A dispute has erupted in the pharmaceutical industry over how to respond to a government proposal in South Africa to allow local manufacturers to copy brand-name drugs and sell them in the country at a lower cost.
The proposed policy would mirror a strategy in India, which in the past two years has weakened patent protection on Novartis’ Gleevec and Bayer’s Nexavar cancer treatments.
The issue has put South Africa at the epicentre of a new battle over intellectual property (IP), and opened divisions within the industry over how best to fight back.
While drugmakers agree the challenge to patent rights would hurt them financially, they have split over how best to push back. “South Africa is ground zero for the debate on the value of strong IP protection,” according to a plan drawn up by a US-based consultant to the Innovative Pharmaceutical Association South Africa, an industry trade group.
“If the battle is lost here, the effects will resonate” in countries such as India and Brazil. The renewed battles on IP echo a controversy more than a decade ago when drugmakers were attacked for charging high prices on HIV drugs in South Africa and elsewhere at the height of the Aids epidemic.
The “excessive insistence” on intellectual property protection at that time was “the global low point” in the effort to spread free trade, said Lawrence Summers, president emeritus of Harvard University.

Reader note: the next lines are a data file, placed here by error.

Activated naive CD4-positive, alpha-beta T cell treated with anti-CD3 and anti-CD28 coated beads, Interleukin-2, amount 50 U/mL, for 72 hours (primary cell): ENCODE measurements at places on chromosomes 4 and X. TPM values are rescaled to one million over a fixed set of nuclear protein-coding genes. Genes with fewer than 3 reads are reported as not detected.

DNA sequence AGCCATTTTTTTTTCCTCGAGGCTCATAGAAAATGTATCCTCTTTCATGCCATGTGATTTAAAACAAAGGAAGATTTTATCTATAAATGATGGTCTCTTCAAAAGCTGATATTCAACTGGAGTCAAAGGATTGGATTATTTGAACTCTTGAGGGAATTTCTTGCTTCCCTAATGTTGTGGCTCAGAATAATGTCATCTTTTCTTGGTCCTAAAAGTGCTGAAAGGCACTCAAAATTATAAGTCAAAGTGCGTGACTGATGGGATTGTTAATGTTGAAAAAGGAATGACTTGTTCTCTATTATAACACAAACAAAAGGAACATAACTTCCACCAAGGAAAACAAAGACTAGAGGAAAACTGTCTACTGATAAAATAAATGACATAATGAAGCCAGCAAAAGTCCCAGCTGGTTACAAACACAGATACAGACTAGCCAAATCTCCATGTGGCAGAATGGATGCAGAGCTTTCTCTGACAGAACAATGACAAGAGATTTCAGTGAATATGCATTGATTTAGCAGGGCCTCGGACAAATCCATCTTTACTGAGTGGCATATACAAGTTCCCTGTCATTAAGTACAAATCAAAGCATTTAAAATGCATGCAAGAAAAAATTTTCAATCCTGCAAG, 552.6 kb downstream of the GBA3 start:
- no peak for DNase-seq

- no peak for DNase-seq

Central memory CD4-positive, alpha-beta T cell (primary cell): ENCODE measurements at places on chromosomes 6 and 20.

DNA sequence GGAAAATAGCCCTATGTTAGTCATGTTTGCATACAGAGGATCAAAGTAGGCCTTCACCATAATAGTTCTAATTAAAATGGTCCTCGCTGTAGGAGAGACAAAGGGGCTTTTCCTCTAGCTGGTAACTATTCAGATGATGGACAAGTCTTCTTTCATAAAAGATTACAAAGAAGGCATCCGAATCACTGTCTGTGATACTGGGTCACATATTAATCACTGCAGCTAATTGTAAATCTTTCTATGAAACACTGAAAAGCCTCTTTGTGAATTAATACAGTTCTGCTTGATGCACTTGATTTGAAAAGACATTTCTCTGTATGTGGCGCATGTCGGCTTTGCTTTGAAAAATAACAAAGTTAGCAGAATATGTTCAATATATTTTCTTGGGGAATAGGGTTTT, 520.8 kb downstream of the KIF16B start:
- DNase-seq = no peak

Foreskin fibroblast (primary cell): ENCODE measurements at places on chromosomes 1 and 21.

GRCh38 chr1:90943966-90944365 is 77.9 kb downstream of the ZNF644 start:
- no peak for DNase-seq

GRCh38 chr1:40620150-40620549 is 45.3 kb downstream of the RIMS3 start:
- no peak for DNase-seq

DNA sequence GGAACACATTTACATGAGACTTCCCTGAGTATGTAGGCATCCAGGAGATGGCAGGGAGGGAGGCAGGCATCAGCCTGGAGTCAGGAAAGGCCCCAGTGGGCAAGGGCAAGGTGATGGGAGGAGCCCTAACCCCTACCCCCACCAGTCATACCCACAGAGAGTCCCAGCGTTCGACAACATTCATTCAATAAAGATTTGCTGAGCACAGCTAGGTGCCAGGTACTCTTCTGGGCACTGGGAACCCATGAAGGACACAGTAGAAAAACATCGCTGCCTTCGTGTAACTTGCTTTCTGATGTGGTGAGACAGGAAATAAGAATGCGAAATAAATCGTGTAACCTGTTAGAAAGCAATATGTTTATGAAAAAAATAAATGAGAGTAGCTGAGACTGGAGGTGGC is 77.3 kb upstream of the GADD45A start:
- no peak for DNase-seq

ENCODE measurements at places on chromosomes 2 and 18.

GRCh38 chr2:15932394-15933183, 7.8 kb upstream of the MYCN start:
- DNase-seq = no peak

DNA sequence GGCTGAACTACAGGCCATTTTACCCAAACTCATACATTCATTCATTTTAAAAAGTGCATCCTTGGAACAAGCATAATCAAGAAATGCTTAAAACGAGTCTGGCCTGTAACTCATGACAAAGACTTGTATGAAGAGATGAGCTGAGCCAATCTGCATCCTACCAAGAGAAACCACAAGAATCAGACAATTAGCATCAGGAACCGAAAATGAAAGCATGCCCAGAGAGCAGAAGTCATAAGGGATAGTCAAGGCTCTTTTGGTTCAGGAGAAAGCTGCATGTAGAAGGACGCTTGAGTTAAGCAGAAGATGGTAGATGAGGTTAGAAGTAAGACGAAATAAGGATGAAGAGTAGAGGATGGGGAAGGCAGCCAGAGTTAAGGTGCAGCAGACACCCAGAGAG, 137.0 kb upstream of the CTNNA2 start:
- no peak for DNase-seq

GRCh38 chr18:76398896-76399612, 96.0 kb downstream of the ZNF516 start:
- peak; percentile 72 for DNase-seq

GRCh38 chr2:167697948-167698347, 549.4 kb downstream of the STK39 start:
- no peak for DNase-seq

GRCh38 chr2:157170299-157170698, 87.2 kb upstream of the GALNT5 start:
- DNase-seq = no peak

Drugmakers say protection of intellectual property is needed to help fund development of new products and limit the export of generics to countries where patents remain valid.
The companies disagree about the best response to the South African government’s plan. After the trade group considered a public relations campaign to spend $450 000 (R5 million) to oppose the government proposal, Novo Nordisk quit the organisation citing a disagreement on the campaign, “which we felt did not serve our or the industry’s interests”, said Shelley Harris, a spokeswoman.
Merck’s MSD Southern and East Africa unit solicited proposals from consulting firms and gaining support for the selected campaign. In an e-mail describing the proposed campaign, Michael Azrak, managing director, urged companies in the association to “please discuss and gain agreement from your above country/global headquarters on our planned approach.” – Bloomberg